Proinflammatory cytokines simultaneously affect erythropoiesis at several levels. This manifests as anemia of inflammation and hyporesponsiveness to ESA treatment in patients with renal disease.

Certain proinflammatory cytokines may suppress erythroid progenitor cell proliferation. In their elaborately conducted study, Allen et al. [15] showed that serum from patients with both end-stage renal disease and inflammatory disease inhibited erythroid colony formation and response to EPO. This process could be reversed by the addition of antibodies directed against TNF-α and IFN-γ. In vivo observations have shown that administration of TNF-α and IL-1 causes hypoproliferative anemia via a direct effect on erythroid progenitor cells and indirect stimulation of IFN-γ production [16]. However, some studies argued against these observations and suggested that TNF-α and IL-1 stimulate the growth of early progenitors (burst-forming units) while suppressing growth at later stages of erythropoiesis, namely erythroid colony-forming units [17].

Inhibition of EPO production is another mechanism by which increased inflammation affects erythropoiesis. TNF-α and IL-1 have been shown to inhibit EPO production [18]. Faquin et al. [19] showed that IL-1α, IL-1β and TNF-α caused a dose-dependent inhibition of hypoxia-induced EPO production in the Hep3b cell line.

Modulation of iron metabolism appears to be the critical pathway by which inflammation drives anemia. Anemia of inflammation is characterized by decreased iron and iron-binding capacity, increased ferritin and an abundance of iron in the bone marrow [20]. This picture actually represents a state of iron sequestration in reticuloendothelial cells and suggests that the plasma iron levels are inadequate to support erythropoiesis [21].

Marked decreases in serum iron concentrations during the first few days of systemic inflammation and infection have been known for several decades [22]. However, the exact mechanisms of this decrease were largely unknown until the recent discovery of the hepcidin molecule. Hepcidin, a 25-amino-acid peptide, is produced predominantly by hepatocytes. Hepcidin affects iron homeostasis via the binding of the cell surface iron transporter ferroportin (the only known iron exporter from the cells to plasma). This then triggers phosphorylation, internalization, ubiquitinization and degradation of ferroportin in the lysosomes [23]. The consequences of ferroportin-induced downregulation are reduced iron efflux from duodenal enterocytes into the circulation (decreased iron absorption) and reduced release of iron from macrophages into the reticuloendothelial system, which clears senescent red blood cells from the circulation. The end result of these processes is hypoferremia.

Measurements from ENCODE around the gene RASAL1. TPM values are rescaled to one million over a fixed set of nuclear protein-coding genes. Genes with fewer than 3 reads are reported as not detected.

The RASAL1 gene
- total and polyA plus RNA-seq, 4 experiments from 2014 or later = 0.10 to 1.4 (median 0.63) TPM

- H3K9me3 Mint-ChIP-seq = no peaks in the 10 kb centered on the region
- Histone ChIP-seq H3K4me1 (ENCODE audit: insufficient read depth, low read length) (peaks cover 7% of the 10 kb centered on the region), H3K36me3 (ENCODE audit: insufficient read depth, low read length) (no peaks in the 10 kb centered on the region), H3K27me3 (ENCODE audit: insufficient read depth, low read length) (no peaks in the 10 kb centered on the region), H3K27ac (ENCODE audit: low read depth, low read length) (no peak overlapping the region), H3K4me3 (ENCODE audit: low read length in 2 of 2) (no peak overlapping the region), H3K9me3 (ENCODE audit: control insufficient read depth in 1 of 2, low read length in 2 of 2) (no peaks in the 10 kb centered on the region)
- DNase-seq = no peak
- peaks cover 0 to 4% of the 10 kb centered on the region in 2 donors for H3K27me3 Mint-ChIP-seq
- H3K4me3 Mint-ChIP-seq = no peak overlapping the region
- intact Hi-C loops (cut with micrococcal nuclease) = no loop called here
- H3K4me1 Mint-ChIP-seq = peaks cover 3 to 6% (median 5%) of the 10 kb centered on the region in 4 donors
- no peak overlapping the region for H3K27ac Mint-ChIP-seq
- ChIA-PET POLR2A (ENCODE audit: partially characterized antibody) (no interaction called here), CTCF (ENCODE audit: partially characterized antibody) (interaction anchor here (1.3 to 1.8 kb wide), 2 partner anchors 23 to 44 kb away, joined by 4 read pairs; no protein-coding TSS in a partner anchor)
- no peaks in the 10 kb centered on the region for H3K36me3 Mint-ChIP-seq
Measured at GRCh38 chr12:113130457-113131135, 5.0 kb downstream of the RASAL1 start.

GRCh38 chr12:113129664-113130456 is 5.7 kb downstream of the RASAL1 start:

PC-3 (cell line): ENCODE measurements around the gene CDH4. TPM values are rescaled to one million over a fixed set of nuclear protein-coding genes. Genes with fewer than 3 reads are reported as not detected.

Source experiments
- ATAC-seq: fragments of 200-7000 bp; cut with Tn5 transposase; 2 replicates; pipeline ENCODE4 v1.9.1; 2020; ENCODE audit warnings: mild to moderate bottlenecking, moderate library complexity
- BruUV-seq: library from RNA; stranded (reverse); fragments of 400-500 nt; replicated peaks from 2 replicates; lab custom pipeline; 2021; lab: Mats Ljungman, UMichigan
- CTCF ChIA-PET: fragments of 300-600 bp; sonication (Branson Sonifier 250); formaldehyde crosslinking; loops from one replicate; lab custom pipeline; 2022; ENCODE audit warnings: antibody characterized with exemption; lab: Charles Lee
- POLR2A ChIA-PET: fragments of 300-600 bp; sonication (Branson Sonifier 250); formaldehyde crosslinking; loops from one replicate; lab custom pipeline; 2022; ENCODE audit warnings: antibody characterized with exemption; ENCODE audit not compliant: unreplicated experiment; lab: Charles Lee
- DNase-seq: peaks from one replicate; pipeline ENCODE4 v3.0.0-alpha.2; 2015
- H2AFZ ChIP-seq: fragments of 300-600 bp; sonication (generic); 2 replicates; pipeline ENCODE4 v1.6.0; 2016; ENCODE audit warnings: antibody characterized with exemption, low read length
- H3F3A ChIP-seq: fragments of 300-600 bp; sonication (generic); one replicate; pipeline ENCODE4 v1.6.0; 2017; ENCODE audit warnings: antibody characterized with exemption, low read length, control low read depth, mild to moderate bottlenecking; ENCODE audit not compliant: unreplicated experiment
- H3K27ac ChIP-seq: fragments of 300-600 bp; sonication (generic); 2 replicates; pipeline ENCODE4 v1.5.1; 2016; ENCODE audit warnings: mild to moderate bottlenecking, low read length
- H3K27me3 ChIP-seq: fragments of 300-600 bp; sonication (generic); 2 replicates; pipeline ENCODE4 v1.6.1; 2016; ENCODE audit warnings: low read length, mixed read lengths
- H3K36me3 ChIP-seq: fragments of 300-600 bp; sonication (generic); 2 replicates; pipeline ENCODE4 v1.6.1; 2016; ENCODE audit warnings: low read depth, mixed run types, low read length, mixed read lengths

Three main factors regulate hepcidin production in the liver: iron overload [24], anemia-hypoxia [25] and inflammation. In humans injected with lipopolysaccharides, hepcidin levels greatly increase within hours, followed by the development of hypoferremia [26]. Especially IL-6 is the major driving force of hepcidin production under inflammatory conditions [27]. Some recent studies shed additional light onto molecular mechanisms of regulation of hepcidin. Maes et al. [28] elaborately showed that bone morphogenic protein-2 was a major mediator of the hepcidin stimulatory activity of sera taken from patients with multiple myeloma. Pinto et al. [29] also showed that EPO mediated hepcidin expression in hepatocytes through EPO receptor signaling and reduction of C/EBP-α. The unveiling of these molecular pathways is important to design targeted therapies to interrupt hepcidin expression in anemia of inflammation.

Hepcidin concentrations are increased in patients with CKD [30]. Increased inflammation seems to be responsible for this increase; however, even CKD patients without significant inflammation had elevated hepcidin levels, which progressively increase along with the decline in glomerular filtration rate [31,32].

EPO hyporesponsiveness or resistance, as mentioned earlier, is a joint product of many factors [4]. On the other hand, recent accruing evidence made clear that inflammation is pivotal among these factors. Hemodialysis patients with CRP levels higher than 20 mg/l require 80% higher ESA doses than patients with lower levels of CRP [33]. The causal role of hepcidin in the process of anemia of inflammation has been supported by some observations. First, hepcidin-overexpressing transgenic mice had a blunted response to EPO [34]. Second, and more importantly, in a mouse model of anemia of inflammation induced by injections of Brucella abortus, neutralizing monoclonal antibodies to hepcidin along with ESA restored normal hemoglobin levels while ESA alone was not effective [35]. More recently, Song et al. [36] treated patients with multicentric Castleman’s disease, a rare lymphoproliferative disorder accompanied by a systemic inflammatory response and anemia, with anti-IL-6 receptor antibody (tocilizumab) and found that tocilizumab treatment resulted in a rapid reduction of serum hepcidin-25 in 5 of 6 patients. The authors conclude that IL-6 played an essential role in the induction of hepcidin in this type of anemia.